January 6th, 2007 06:30 EST
HHS Pursues Advance Development of New Influenza Antiviral Drug
HHS Secretary Mike Leavitt announced today that the Department has awarded a $102.6 million, four-year contract to BioCryst Pharmaceuticals, Inc. for advanced development of their influenza antiviral drug, peramivir.
In laboratory studies to date, peramivir has shown effectiveness against a number of influenza strains. Funding provided under the new contract will support further studies to determine if peramivir can be an effective treatment for seasonal and life-threatening influenza, including highly pathogenic H5N1 influenza. Additional research may also examine the drug's potential use for prophylaxis to protect against influenza infection.
"Antivirals are an important element of our pandemic influenza preparedness efforts," Secretary Leavitt said. "Our antiviral strategy includes not only stockpiling existing antiviral drugs but also seeking out new antiviral medications to further broaden our capabilities to treat and prevent all forms of influenza."
Peramivir is a member of the neuraminidase inhibitor class of influenza antiviral drugs. While the other antiviral drugs in this class are either taken orally (oseltamivir/Tamiflu) or by an inhaler (zanamivir/Relenza), peramivir is being studied as a drug that can be administered parenterally, that is through intravenous or intramuscular injection. The ability to administer the drug through parenteral injection may be especially useful in hospital settings where it can be given to persons with life-threatening influenza upon admission to emergency rooms. Additional advantages to parenteral injection of peramivir include the potential for high levels of the drug to be achieved rapidly throughout the body and its ability to be administered to people too ill to take medications by mouth.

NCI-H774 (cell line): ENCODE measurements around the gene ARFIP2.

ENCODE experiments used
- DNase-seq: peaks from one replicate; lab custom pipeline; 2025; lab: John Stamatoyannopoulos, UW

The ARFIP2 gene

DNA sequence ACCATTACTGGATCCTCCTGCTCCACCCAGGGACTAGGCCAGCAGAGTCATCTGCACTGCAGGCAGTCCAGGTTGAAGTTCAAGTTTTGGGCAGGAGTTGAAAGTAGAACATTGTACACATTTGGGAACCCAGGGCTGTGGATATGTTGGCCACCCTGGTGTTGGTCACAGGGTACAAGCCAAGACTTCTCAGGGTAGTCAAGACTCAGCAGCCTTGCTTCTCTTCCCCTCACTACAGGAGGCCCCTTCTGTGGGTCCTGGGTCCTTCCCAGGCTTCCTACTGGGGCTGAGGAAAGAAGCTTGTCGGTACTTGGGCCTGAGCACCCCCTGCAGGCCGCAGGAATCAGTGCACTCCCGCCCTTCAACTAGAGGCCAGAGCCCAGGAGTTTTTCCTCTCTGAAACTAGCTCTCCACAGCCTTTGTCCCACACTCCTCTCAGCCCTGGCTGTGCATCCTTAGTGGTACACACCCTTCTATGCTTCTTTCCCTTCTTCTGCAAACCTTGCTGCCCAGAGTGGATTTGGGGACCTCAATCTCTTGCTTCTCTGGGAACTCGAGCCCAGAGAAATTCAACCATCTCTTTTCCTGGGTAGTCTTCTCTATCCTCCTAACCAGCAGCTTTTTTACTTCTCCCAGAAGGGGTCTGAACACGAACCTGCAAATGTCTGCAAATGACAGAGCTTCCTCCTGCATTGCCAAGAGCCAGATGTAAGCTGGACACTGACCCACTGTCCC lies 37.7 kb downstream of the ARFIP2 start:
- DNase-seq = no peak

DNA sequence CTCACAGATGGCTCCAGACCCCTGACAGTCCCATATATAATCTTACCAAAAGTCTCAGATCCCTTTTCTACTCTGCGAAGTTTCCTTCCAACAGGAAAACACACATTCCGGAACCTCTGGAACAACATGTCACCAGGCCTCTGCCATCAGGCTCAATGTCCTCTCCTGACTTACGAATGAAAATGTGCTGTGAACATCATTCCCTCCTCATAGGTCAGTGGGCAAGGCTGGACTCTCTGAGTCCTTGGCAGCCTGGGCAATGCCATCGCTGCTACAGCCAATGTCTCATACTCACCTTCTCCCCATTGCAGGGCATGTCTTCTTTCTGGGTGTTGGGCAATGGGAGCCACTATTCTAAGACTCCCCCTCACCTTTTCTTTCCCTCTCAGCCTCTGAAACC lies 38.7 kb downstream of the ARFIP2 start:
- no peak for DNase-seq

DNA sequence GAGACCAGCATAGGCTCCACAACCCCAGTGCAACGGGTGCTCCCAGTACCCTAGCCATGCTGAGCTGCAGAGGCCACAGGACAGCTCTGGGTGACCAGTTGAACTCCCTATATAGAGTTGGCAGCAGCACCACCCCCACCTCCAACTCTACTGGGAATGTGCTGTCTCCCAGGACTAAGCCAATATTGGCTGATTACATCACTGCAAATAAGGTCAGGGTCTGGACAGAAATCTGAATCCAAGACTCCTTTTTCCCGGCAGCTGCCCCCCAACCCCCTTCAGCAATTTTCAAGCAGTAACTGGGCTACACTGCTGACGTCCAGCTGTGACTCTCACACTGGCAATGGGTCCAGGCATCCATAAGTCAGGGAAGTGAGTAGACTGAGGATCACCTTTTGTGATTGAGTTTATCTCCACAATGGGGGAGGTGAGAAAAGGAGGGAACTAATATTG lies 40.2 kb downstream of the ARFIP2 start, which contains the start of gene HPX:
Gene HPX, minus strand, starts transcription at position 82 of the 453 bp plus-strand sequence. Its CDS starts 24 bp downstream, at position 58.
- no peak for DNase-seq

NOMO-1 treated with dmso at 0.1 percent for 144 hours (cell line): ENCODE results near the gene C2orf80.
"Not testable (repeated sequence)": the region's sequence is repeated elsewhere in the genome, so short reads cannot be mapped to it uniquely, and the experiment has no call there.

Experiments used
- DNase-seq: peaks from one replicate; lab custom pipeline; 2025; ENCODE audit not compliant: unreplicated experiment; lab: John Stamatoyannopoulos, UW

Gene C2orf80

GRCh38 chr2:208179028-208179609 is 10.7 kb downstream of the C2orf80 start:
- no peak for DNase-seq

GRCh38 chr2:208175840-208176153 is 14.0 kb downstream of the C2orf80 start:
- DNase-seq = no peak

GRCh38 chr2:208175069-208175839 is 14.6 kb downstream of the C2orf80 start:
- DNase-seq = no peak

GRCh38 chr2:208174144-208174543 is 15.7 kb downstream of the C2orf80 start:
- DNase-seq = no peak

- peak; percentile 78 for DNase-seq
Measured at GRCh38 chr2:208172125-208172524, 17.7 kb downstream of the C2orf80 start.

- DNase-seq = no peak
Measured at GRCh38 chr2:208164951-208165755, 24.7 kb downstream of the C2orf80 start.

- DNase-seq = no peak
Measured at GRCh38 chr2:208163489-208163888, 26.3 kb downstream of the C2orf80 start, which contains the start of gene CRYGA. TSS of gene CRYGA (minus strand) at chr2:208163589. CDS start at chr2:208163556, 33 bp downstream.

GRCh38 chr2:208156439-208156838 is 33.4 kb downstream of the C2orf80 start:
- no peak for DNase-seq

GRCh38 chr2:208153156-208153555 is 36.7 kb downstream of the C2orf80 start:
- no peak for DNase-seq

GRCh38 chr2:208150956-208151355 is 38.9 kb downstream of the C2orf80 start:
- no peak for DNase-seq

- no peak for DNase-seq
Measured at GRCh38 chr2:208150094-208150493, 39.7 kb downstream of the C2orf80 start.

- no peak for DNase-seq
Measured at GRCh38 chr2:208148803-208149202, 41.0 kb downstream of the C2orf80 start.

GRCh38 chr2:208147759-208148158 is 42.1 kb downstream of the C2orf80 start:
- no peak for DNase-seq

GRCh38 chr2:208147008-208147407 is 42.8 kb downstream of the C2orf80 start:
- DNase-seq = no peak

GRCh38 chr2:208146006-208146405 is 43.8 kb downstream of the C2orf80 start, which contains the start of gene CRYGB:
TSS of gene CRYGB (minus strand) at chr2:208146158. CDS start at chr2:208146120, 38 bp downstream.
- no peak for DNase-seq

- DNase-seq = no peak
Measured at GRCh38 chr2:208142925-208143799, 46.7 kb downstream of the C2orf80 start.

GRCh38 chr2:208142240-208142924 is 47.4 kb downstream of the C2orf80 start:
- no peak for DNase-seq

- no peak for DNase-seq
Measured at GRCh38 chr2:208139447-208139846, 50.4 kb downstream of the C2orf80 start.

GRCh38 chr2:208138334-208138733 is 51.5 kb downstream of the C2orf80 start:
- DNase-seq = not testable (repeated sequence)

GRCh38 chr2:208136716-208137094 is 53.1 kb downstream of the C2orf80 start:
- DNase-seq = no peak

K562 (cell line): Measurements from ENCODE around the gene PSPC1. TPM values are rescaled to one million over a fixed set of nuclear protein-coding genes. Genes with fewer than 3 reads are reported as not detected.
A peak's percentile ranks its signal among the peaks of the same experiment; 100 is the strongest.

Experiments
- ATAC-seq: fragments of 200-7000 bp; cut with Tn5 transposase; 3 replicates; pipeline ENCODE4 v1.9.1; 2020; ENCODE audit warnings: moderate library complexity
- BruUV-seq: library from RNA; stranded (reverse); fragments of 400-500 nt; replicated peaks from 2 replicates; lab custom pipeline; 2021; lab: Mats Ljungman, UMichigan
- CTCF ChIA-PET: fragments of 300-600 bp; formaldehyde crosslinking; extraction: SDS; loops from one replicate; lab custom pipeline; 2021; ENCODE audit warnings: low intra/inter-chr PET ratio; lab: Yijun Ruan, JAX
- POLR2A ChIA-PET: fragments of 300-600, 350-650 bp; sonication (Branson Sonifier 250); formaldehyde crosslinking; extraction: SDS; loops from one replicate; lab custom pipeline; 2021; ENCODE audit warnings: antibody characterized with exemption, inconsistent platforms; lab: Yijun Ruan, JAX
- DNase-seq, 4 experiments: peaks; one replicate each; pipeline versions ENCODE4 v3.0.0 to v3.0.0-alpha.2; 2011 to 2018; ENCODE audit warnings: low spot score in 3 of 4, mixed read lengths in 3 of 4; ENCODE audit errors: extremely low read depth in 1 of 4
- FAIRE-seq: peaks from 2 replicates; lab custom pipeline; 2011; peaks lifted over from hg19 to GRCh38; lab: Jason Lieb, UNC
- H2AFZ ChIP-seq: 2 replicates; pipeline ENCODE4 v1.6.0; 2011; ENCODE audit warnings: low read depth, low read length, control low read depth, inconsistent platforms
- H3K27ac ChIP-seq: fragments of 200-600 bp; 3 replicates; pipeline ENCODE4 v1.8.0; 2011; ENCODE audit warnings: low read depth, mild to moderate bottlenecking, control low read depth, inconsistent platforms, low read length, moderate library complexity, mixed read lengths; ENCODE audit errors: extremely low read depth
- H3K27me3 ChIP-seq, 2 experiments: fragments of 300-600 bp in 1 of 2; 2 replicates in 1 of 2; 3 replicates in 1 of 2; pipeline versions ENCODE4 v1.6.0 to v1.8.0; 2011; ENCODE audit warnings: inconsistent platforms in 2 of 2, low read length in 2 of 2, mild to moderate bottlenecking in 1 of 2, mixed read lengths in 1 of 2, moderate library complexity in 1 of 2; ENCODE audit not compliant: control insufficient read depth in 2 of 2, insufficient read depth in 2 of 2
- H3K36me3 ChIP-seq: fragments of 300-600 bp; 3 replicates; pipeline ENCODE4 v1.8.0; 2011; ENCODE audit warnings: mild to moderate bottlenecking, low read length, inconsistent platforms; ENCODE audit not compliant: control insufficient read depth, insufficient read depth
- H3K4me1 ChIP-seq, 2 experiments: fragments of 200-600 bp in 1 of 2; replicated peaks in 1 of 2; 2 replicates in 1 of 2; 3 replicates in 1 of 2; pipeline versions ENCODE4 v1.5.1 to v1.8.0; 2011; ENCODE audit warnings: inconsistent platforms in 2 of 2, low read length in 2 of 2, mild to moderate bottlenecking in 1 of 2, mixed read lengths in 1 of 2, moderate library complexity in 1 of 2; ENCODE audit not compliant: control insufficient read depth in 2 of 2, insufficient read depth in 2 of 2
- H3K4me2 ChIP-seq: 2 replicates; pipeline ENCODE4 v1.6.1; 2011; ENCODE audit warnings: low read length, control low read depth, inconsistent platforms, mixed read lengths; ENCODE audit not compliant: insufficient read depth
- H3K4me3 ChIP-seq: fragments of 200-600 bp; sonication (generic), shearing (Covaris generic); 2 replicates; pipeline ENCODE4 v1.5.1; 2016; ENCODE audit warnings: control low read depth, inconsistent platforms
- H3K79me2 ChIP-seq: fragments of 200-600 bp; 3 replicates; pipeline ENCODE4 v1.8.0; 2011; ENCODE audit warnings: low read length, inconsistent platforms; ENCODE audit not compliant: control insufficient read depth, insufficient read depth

Funding in this contract will support manufacturing of clinical investigational and consistency lots; Phase 2 and 3 clinical studies to support product approval in the U.S.; manufacturing process validation; and other product approval requirements. The advanced development of peramivir by parenteral injection has been given "Fast Track" designation by the Food and Drug Administration, which will expedite the agency's review of BioCryst's application for approval.
The avian influenza H5N1 virus is widespread in bird populations in Asia, Africa and Europe, and nearly all human cases have been caused by direct contact with infected poultry. Although there have been a few isolated cases of human-to-human transmission, the virus does not currently transmit easily from human to human. The highly pathogenic H5N1 avian influenza virus has not been found in the United States in either birds or humans.
The award made to BioCryst is part of a larger HHS initiative to pursue the development of new therapies and vaccines which may expand the ability of the United States to respond quickly to a potential pandemic.
For more information on avian influenza and pandemic preparedness, please visit www.pandemicflu.gov.
SOURCE: US Dept. of Health and Human Services